GARDINER — This weekend artists and crafters across Maine will open the doors to their studios and shops and invite the public to see what they do and how they do it as part of Maine Craft Weekend.

In Gardiner, one of the event’s featured cities, the Craft Weekend gives the owners of the Purple Shed Woodworks an opportunity to show people the kind of work they do — an opportunity that has been curtailed by the COVID-19 pandemic.

The business is the creation of siblings Jason and Renée Ledoux, who made a decision after the 2016 death of their father to step away from their jobs as a project manager and emergency room nurse and do something different. They landed on fine woodworking.

The Ledouxs’ woodworks will be part of the annual statewide tour of craft studios, businesses and events that highlight the array of products made in Maine. They also give the public a look at the life and work of the people who make everything from cutting boards and furniture to blown glass and spirits.

Gardiner is one of six featured cities that will be taking part, with a citywide slate of events. A number of city studios and businesses will be taking part, including Circling the Square Fine Art Press, Alan Claude Gallery, Cattywampus Studio and Sebago Lake Distilling.

Other events, like the indoor/outdoor craft show at the Majestic Craft Store, a wood turning demonstration and trunk show at Monkitree, and displays of art, embroidery and pottery at local businesses, are also a part of the weekend’s events.


Melissa Lindley, executive director of Gardiner Main Street, said the event showcases many central Maine artists who will be able get wider exposure for their work along with businesses by creating a hub of activity in a central location.

Purple Shed Woodworks moved into its Water Street location nearly a year ago from the purple shed in Portland where Jason had been doing his woodworking. It wasn’t new territory for either of them; they grew up in Gardiner and had moved away.

Renée Ledoux said the shop had been the basis for the online business developed during the pandemic, and the place for people to come to pick up custom orders. They started opening the shop on Saturdays during the spring, and that has continued through the summer and into the fall. At the same time, they have been taking their work on the road to display at craft shows in Maine and Vermont as they gear up for the holidays.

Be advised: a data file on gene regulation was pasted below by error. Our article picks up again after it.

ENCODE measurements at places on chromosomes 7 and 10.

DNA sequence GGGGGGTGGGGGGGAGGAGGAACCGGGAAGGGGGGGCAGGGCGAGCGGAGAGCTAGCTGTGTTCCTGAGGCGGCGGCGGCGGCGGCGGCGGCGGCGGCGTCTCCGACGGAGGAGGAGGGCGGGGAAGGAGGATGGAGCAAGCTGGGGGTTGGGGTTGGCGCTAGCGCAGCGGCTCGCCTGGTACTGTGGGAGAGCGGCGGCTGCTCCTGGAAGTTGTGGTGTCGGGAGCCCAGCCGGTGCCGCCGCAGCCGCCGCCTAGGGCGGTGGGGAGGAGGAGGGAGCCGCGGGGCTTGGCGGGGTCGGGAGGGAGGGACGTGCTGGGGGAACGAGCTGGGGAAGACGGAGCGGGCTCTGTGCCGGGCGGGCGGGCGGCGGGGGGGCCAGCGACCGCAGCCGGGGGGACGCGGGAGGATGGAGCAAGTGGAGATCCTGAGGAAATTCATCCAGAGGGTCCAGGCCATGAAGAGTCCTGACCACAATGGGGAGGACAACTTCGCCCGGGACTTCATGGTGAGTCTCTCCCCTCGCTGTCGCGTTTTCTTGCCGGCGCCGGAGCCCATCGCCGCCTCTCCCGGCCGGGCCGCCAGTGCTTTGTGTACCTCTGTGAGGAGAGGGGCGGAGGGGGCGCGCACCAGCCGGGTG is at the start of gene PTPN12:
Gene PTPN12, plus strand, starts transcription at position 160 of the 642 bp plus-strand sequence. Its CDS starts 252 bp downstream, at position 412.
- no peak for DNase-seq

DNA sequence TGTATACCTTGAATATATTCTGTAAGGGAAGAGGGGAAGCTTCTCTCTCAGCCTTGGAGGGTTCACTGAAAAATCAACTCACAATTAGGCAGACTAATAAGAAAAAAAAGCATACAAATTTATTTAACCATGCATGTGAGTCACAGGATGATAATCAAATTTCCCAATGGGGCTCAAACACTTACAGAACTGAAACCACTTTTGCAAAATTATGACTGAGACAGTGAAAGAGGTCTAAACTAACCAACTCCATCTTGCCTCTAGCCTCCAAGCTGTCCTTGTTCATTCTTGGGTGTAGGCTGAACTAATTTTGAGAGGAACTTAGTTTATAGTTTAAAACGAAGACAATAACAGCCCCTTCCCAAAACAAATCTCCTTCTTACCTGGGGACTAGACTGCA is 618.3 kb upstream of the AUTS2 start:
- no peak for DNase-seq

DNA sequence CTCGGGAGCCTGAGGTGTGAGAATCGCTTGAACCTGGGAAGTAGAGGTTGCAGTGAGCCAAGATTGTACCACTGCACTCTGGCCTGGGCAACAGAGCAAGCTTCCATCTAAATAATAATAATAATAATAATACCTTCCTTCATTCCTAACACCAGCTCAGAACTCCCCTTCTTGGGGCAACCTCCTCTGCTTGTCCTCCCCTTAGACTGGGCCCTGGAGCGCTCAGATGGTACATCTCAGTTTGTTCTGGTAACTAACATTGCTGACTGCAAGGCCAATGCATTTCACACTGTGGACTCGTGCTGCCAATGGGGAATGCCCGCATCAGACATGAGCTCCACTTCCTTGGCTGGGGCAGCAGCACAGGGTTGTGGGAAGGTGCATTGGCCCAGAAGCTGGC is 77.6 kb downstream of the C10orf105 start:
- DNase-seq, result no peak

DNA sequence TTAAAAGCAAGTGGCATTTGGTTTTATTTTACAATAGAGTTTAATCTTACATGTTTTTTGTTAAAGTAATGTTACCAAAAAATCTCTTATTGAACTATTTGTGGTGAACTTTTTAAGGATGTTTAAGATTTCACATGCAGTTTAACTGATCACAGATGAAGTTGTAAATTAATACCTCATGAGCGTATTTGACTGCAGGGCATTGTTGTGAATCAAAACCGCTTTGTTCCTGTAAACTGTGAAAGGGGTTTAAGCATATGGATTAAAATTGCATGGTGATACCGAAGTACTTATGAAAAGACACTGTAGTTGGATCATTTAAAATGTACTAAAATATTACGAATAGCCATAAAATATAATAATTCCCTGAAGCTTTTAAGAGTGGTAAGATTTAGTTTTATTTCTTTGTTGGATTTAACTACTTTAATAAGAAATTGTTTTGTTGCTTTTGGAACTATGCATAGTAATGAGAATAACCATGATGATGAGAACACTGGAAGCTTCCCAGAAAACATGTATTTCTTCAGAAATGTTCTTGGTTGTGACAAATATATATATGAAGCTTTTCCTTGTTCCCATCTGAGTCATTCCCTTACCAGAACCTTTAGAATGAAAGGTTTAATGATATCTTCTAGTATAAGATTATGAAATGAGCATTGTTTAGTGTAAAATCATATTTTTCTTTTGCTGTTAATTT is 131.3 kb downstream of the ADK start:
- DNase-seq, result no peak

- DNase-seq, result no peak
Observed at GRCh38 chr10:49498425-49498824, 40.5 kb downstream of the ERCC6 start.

This weekend, the shop will be open from 10 a.m. to 3 p.m. on Saturday only.

“Something that came from the pandemic was a push to support local, which helped our business, and I know a number of other small businesses it definitely helped,” Renée Ledoux said. “People decided to really lean into that and realize how important it is to rely on your community and local small businesses when everything was kind of going wrong.”

Even as the COVID-19 pandemic continues, other factors are making buying local an attractive option. One is the slowdown announced this week for some mail handled by the U.S. Postal Service; the other is the ongoing delays in international shipping and supply chain interruptions.


“You realize how big the chain of supply and the chain of demand is through all of this and supporting your local artist or your local business is so vital in this time,” Renée Ledoux said. “It should always remain that way; that’s how your community is going to grow and blossom.”

While the weekend is a chance for people to shop, it also highlights the role that artisans and makers play in their local economies.

Sarah B. Coleman of Mainely Antler Baskets, weaves a basket in October 2019 during the Northern Maine Artists Maine Craft Weekend at the Canaan Farmers Hall. Rich Abrahamson/Morning Sentinel file

Sheena Bunnell, professor of business economics at the University of Maine at Farmington and chairwoman of the state’s Consensus Economic Forecasting Commission, said craftsmanship is part of Maine’s cultural heritage.

“These are small, specialty local Maine businesses that are key drivers of our economic engine here,” Bunnell said. “Their creative pursuits and the handcrafted small manufacturing industry is creating a very strong economic impact.”

Communities gain economic benefits through the revenue that these businesses generate, she said, by bringing money into a community that might not otherwise be spent there.

“Consumers are generally drawn to purchasing locally made Maine products, and Maine has a strong brand. As a result of that, you can get a lot of consumption activity, especially with disposable income,” she said.

The pandemic, and the business closures that have resulted, has created some pent-up demand for shopping, she said, as well as a sense of nostalgia. And the timing, at the start of foliage season, will also draw tourists.

The Maine Craft Weekend is produced by is produced by the Maine Crafts Association in partnership with Maine Made. The full listing of events, along with information about the other featured cities, can be found on its website at

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